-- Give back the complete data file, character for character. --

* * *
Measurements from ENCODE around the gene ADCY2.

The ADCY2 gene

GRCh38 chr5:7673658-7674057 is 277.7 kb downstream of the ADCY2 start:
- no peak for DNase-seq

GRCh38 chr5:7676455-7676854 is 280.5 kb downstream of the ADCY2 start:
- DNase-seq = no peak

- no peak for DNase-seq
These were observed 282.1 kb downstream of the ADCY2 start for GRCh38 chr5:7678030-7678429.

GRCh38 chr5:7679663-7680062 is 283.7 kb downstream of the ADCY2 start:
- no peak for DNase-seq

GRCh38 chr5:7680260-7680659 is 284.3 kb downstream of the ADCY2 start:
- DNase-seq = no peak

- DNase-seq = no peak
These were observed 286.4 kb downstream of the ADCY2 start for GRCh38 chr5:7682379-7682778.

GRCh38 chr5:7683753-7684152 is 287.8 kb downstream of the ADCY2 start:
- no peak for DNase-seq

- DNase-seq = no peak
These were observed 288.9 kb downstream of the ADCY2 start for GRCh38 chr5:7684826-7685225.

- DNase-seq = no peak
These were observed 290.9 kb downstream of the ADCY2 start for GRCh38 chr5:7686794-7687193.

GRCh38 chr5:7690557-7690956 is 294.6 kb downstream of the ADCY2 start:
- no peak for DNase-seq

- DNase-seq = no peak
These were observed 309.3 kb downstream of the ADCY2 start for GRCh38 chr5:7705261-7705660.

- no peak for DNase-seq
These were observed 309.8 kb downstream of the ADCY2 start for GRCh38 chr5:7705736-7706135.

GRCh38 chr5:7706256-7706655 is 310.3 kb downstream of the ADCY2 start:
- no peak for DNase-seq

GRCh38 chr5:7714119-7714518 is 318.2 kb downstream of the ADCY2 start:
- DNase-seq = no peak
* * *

Measurements from ENCODE around the gene ADCY2.

The ADCY2 gene

GRCh38 chr5:7673658-7674057 is 277.7 kb downstream of the ADCY2 start:
- no peak for DNase-seq

GRCh38 chr5:7676455-7676854 is 280.5 kb downstream of the ADCY2 start:
- DNase-seq = no peak

- no peak for DNase-seq
These were observed 282.1 kb downstream of the ADCY2 start for GRCh38 chr5:7678030-7678429.

GRCh38 chr5:7679663-7680062 is 283.7 kb downstream of the ADCY2 start:
- no peak for DNase-seq

GRCh38 chr5:7680260-7680659 is 284.3 kb downstream of the ADCY2 start:
- DNase-seq = no peak

- DNase-seq = no peak
These were observed 286.4 kb downstream of the ADCY2 start for GRCh38 chr5:7682379-7682778.

GRCh38 chr5:7683753-7684152 is 287.8 kb downstream of the ADCY2 start:
- no peak for DNase-seq

- DNase-seq = no peak
These were observed 288.9 kb downstream of the ADCY2 start for GRCh38 chr5:7684826-7685225.

- DNase-seq = no peak
These were observed 290.9 kb downstream of the ADCY2 start for GRCh38 chr5:7686794-7687193.

GRCh38 chr5:7690557-7690956 is 294.6 kb downstream of the ADCY2 start:
- no peak for DNase-seq

- DNase-seq = no peak
These were observed 309.3 kb downstream of the ADCY2 start for GRCh38 chr5:7705261-7705660.

- no peak for DNase-seq
These were observed 309.8 kb downstream of the ADCY2 start for GRCh38 chr5:7705736-7706135.

GRCh38 chr5:7706256-7706655 is 310.3 kb downstream of the ADCY2 start:
- no peak for DNase-seq

GRCh38 chr5:7714119-7714518 is 318.2 kb downstream of the ADCY2 start:
- DNase-seq = no peak